Please drop these silly plans for the sake of our children. I've signed the petition and emailed my MP to make my views known

shellshock7 Tue 29-Jan-13 11:53:48

DS 10m was supposed to start nursery this month, but never got passed the settling in hours as I saw that the level of care I think a child his age requires just cant be provided at the current ratios, let alone an increase shock

As a PP stated, babies are left crying because, thru no fault of the nursery, one adult simply cannot comfort three babies. If this was to come in I would think a lot of mothers will consider of which could see a return to a lot more SAHM, I wonder if the govt has considered the impact that would have on the economy?

piprabbit Tue 29-Jan-13 11:53:56

Thanks for the link nannychick - I've been sharing it around.

piprabbit Tue 29-Jan-13 11:55:02

Great post stormforce10

theaub Tue 29-Jan-13 11:56:34


This makes me furious. The millionaire politicians bodging this idea together would never DREAM of using this level of care for their own kids. As other posters have said, they have nannies or their wives are SAHMs (who may well also have nannies to help). they have absolutely no idea of how normal people have to live. (But that goes for the effect on us of loads of the different public services they are cutting, not just this latest wheeze to help the owners of big chain nurseries..)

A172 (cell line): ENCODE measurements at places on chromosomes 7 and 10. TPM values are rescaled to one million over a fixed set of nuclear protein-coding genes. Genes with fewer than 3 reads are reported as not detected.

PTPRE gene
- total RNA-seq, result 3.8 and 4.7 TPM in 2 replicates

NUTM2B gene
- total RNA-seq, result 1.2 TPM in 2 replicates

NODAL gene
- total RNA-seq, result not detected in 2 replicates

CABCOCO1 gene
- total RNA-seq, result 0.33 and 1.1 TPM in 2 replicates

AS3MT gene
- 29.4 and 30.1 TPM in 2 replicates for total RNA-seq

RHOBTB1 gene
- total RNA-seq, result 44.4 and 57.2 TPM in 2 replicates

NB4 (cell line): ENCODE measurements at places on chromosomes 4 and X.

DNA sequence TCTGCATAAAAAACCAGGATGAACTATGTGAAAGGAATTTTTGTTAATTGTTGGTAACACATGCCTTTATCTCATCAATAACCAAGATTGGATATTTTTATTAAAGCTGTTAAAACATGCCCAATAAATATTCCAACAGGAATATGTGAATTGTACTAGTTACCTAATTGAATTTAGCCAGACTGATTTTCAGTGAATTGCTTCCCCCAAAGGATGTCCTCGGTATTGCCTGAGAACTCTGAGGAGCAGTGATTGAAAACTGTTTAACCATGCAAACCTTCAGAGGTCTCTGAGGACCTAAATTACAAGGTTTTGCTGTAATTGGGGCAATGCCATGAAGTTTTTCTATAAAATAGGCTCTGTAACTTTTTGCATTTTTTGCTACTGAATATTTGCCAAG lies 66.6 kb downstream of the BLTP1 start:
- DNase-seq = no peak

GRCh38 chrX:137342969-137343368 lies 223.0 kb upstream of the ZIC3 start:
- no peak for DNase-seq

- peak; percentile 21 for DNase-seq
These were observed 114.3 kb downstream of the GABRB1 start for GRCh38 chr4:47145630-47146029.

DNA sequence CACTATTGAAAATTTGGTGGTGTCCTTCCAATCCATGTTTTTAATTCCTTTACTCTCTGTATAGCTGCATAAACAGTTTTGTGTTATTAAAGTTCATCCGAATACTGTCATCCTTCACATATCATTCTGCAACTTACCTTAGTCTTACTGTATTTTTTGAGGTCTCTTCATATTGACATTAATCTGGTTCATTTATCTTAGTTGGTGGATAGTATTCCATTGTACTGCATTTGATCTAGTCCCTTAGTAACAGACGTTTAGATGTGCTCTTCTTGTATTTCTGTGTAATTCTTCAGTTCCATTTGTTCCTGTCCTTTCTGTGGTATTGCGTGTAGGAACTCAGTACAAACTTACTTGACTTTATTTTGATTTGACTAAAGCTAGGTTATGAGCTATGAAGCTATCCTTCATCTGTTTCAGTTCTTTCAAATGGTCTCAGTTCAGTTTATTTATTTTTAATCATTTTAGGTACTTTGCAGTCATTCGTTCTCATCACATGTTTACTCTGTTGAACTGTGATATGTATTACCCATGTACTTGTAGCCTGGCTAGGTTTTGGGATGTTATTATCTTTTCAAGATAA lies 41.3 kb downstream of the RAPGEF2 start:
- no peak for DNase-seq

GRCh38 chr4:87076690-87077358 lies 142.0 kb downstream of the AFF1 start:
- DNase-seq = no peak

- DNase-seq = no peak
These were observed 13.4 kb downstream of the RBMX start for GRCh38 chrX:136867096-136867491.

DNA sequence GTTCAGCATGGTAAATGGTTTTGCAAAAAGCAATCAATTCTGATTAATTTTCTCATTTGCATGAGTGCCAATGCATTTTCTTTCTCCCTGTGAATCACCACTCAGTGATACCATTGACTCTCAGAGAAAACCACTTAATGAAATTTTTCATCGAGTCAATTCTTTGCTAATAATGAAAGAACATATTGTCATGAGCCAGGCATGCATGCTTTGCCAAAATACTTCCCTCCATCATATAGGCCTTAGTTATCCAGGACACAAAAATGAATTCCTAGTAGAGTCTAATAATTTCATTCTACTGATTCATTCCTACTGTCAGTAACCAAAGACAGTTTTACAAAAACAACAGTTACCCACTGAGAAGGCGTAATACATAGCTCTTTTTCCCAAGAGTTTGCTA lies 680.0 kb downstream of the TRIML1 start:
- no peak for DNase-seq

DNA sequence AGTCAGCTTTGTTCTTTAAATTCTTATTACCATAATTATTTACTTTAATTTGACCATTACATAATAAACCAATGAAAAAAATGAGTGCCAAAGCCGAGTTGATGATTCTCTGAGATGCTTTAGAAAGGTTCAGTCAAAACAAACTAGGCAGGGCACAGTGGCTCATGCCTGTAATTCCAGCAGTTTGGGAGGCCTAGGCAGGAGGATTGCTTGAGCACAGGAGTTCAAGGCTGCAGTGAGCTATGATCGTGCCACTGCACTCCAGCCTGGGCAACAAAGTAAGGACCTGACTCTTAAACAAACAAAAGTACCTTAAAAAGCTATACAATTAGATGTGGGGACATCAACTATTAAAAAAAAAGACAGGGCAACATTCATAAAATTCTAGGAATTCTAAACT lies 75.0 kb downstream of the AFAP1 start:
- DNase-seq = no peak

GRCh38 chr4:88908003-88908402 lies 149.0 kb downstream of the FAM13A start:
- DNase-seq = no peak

For those of you wanting to take action on this: Best place to register your views so they are not able to ignore them is by responding to the public consultatiion on dept for education website:

Petitions etc are good but can be easily dismissed as the views of an organised minority by those in power.. and unless accompanied by big media coverage may not have much impact on decision-makers.

I used to work in public affairs so apologies if this is an annoying grannies/egg-sucking post. Just don't see the merit in this proposal for children at all and desperately hope it is not implemented.

lynniep Tue 29-Jan-13 11:58:44

I so strongly disagree with these plans I'm fuming - as are the staff at the nurseries my children attend/have attended in the past. I've always had a bee in my bonnet about ratios anyway.

SamSmalaidh Tue 29-Jan-13 12:00:48

INSANE that they want to increase the numbers of babies in ratio but not 3 and 4 year olds! I feel 1:3 is already too much for under 1s. Maybe making the ratio for 1-2year olds 1:4 and 3-4year olds 1:10 would be ok, but 1:6 2 year olds is unreasonable imo.

SamSmalaidh Tue 29-Jan-13 12:02:41